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Reminding Canadians about the Risks of Eating Raw or Undercooked Shellfish
- Starting date:
- November 7, 2013
- Posting date:
- November 7, 2013
- Type of communication:
- Information Update
- Allergen - Fish
- Source of recall:
- Health Canada
- Food Safety
- General Public
- Identification number:
Are oysters, clams, scallops or mussels a favourite dish of yours? Shellfish is a nutritious food choice, but like all foods it is important to store, handle and prepare shellfish properly, to prevent foodborne illness.
Raw shellfish can carry bacteria, viruses and toxins that can make you seriously ill if proper care is not taken. Children, pregnant women, seniors and people with weakened immune systems are more vulnerable to foodborne illness, so they should avoid eating raw or undercooked shellfish altogether.
There are approximately 4 million cases of foodborne illnesses in Canada every year. Many of these illnesses could be prevented by following proper food handling and preparation techniques.
What you should do
Buying and storing shellfish
- Buy shellfish from reputable sources. A retailer selling raw shellfish should be able to show you a shellfish shipper’s tag. Make sure your shellfish is fresh. Fresh oysters, clams, scallops, mussels and cockles should have tightly closed shells or they should close their shells when you tap them. Refrigerate immediately after you buy and keep them cold (below 4°C).
- Do not put live shellfish in a closed container or into fresh water. Cover the shells with a damp cloth and place on the lowest shelf of the refrigerator. Store shucked shellfish in a closed container. Raw shellfish can be kept refrigerated for a few days, depending on their freshness and quality, and can be stored in the freezer for 2-4 months. Shucked oysters should be frozen if you do not eat them within two days.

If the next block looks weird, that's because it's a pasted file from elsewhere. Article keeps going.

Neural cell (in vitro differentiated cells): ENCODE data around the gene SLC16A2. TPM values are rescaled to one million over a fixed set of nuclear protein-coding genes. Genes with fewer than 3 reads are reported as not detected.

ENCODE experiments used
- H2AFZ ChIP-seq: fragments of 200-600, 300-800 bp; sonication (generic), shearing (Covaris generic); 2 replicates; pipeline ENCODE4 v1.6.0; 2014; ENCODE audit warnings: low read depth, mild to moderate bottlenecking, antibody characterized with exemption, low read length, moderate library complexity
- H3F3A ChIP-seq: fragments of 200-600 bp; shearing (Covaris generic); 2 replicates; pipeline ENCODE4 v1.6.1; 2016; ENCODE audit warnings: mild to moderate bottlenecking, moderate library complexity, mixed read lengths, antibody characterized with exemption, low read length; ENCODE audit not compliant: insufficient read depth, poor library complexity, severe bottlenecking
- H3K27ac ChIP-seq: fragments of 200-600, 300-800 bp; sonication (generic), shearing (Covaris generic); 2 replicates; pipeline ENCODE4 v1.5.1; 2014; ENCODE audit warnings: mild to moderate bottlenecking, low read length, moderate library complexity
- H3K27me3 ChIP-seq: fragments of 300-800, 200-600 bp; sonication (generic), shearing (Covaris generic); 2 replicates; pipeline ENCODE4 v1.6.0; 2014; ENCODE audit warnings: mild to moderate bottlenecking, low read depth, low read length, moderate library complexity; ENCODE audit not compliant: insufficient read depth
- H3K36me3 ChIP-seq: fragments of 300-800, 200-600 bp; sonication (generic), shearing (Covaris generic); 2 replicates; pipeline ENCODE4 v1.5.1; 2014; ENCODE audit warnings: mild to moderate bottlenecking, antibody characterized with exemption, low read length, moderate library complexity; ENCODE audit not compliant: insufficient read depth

- If frozen, make sure that the packaging is not torn or open and that there is little frost on the packaging. Too much frost could mean that the shellfish has been frozen for a long time or may have been thawed and refrozen. Put the frozen shellfish in the freezer immediately until you are ready to use it.
- Never defrost shellfish at room temperature! Thaw food in the refrigerator or in cold water. You can use a microwave if you are cooking the shellfish immediately. If thawing in cold water, replace water every 30 minutes.
- Keep raw shellfish separate from other foods to prevent cross-contamination. Wash hands before and after handling raw shellfish. Do not use the same plate or utensils for raw and cooked shellfish, and wash counters and utensils with soap and warm water after preparation.
- Food should be cooked immediately after thawing.
- Shucked oysters (oysters without the shell, usually sold in tubs) are not meant to be eaten raw.
- Cook oysters, clams, scallops, mussels and cockles to minimize the chances of foodborne illness. Follow these guidelines when cooking shellfish:
- Boil oysters, clams, scallops, mussels and cockles until the shells open, and then boil for an additional 3-5 minutes. You should also boil or simmer shucked shellfish for at least 3 minutes or until the edges curl.
- Steam for 4-9 minutes and throw out those that did not open.
- Fry shucked shellfish for at least 3 minutes at 190°C (375°F); and
- Bake shucked shellfish for at least 10 minutes at 230°C (450°F).
- If you harvest shellfish yourself, make sure you do so in areas that are open for harvesting. Chemical contaminants or natural toxins from marine algae could be present in shellfish any time of the year, and cooking will NOT destroy these toxins. Contact your nearest Department of Fisheries and Oceans office listed in the blue pages of your local telephone directory for information on areas currently open for shellfish harvesting. You may also want to check with your local or provincial government about harvesting restrictions or consumption advice for shellfish not purchased from commercial establishments.
If you get sick
- If you’ve eaten shellfish and feel ill, go see a health professional immediately.
For more information
- Date modified: